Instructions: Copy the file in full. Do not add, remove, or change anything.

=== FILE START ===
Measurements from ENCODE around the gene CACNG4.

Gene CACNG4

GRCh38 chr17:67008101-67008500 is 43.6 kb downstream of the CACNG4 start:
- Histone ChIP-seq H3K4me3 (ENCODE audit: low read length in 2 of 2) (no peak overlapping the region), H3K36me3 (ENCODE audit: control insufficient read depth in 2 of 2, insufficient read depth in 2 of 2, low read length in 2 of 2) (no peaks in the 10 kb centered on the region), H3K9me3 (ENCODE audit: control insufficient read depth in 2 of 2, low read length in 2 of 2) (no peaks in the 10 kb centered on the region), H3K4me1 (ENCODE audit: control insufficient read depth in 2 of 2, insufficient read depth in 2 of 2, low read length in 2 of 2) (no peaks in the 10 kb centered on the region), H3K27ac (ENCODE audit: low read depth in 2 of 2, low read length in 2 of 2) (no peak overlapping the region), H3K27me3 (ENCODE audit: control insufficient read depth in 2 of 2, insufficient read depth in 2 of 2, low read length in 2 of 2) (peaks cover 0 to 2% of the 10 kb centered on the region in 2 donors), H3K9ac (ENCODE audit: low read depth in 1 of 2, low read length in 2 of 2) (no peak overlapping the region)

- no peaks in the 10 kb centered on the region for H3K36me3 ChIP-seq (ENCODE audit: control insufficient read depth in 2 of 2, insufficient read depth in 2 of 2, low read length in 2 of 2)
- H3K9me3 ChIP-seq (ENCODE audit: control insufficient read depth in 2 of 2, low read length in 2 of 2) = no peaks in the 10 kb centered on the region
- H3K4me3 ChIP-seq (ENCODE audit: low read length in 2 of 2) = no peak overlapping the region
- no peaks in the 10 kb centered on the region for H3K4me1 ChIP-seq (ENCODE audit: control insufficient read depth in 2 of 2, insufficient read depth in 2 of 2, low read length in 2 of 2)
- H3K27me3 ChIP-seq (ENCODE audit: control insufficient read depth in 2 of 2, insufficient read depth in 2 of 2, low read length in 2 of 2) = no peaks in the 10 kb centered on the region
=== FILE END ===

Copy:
Measurements from ENCODE around the gene CACNG4.

Gene CACNG4

GRCh38 chr17:67008101-67008500 is 43.6 kb downstream of the CACNG4 start:
- Histone ChIP-seq H3K4me3 (ENCODE audit: low read length in 2 of 2) (no peak overlapping the region), H3K36me3 (ENCODE audit: control insufficient read depth in 2 of 2, insufficient read depth in 2 of 2, low read length in 2 of 2) (no peaks in the 10 kb centered on the region), H3K9me3 (ENCODE audit: control insufficient read depth in 2 of 2, low read length in 2 of 2) (no peaks in the 10 kb centered on the region), H3K4me1 (ENCODE audit: control insufficient read depth in 2 of 2, insufficient read depth in 2 of 2, low read length in 2 of 2) (no peaks in the 10 kb centered on the region), H3K27ac (ENCODE audit: low read depth in 2 of 2, low read length in 2 of 2) (no peak overlapping the region), H3K27me3 (ENCODE audit: control insufficient read depth in 2 of 2, insufficient read depth in 2 of 2, low read length in 2 of 2) (peaks cover 0 to 2% of the 10 kb centered on the region in 2 donors), H3K9ac (ENCODE audit: low read depth in 1 of 2, low read length in 2 of 2) (no peak overlapping the region)

- no peaks in the 10 kb centered on the region for H3K36me3 ChIP-seq (ENCODE audit: control insufficient read depth in 2 of 2, insufficient read depth in 2 of 2, low read length in 2 of 2)
- H3K9me3 ChIP-seq (ENCODE audit: control insufficient read depth in 2 of 2, low read length in 2 of 2) = no peaks in the 10 kb centered on the region
- H3K4me3 ChIP-seq (ENCODE audit: low read length in 2 of 2) = no peak overlapping the region
- no peaks in the 10 kb centered on the region for H3K4me1 ChIP-seq (ENCODE audit: control insufficient read depth in 2 of 2, insufficient read depth in 2 of 2, low read length in 2 of 2)
- H3K27me3 ChIP-seq (ENCODE audit: control insufficient read depth in 2 of 2, insufficient read depth in 2 of 2, low read length in 2 of 2) = no peaks in the 10 kb centered on the region